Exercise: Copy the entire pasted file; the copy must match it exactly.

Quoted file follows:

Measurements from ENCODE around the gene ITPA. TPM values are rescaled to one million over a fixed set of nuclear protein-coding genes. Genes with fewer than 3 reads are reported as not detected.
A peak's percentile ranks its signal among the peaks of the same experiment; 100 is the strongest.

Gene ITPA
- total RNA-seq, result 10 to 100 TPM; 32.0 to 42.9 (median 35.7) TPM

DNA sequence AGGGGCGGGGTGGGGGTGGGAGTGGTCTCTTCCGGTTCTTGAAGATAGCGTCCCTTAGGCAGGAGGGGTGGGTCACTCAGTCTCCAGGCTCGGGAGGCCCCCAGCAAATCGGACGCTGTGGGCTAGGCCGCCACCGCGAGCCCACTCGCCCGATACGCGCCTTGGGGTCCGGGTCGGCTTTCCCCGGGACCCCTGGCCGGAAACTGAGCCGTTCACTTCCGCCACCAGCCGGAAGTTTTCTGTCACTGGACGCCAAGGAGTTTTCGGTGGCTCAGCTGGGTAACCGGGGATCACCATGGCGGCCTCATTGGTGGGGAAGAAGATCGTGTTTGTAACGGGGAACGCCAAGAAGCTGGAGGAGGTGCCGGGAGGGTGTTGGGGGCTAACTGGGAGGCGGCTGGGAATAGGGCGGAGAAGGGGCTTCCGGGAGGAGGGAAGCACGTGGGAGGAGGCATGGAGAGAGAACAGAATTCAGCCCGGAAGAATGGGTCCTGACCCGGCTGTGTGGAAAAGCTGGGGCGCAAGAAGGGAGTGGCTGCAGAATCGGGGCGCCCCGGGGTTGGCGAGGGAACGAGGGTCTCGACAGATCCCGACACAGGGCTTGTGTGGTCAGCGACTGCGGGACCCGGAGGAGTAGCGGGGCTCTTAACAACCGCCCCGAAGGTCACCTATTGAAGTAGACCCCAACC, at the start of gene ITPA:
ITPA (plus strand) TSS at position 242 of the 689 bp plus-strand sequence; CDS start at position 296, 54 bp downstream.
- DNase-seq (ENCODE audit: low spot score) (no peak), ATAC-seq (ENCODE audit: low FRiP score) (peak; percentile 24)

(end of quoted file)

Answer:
Measurements from ENCODE around the gene ITPA. TPM values are rescaled to one million over a fixed set of nuclear protein-coding genes. Genes with fewer than 3 reads are reported as not detected.
A peak's percentile ranks its signal among the peaks of the same experiment; 100 is the strongest.

Gene ITPA
- total RNA-seq, result 10 to 100 TPM; 32.0 to 42.9 (median 35.7) TPM

DNA sequence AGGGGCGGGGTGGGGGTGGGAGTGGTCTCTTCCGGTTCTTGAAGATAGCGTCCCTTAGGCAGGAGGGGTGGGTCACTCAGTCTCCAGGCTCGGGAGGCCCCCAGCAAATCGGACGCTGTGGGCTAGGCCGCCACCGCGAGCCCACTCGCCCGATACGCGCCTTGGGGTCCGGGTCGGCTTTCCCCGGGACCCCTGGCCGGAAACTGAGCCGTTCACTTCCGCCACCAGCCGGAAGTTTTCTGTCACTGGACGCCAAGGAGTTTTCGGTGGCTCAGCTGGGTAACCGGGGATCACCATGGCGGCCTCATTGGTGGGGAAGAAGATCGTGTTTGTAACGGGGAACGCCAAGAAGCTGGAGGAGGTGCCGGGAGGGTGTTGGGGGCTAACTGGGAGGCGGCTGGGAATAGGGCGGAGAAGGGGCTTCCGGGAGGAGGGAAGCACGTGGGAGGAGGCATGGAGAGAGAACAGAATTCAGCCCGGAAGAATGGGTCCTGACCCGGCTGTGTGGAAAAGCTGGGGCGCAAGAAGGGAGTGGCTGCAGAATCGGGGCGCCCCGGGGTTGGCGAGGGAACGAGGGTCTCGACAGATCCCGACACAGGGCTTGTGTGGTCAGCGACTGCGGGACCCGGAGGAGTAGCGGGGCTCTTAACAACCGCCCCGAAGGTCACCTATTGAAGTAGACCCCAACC, at the start of gene ITPA:
ITPA (plus strand) TSS at position 242 of the 689 bp plus-strand sequence; CDS start at position 296, 54 bp downstream.
- DNase-seq (ENCODE audit: low spot score) (no peak), ATAC-seq (ENCODE audit: low FRiP score) (peak; percentile 24)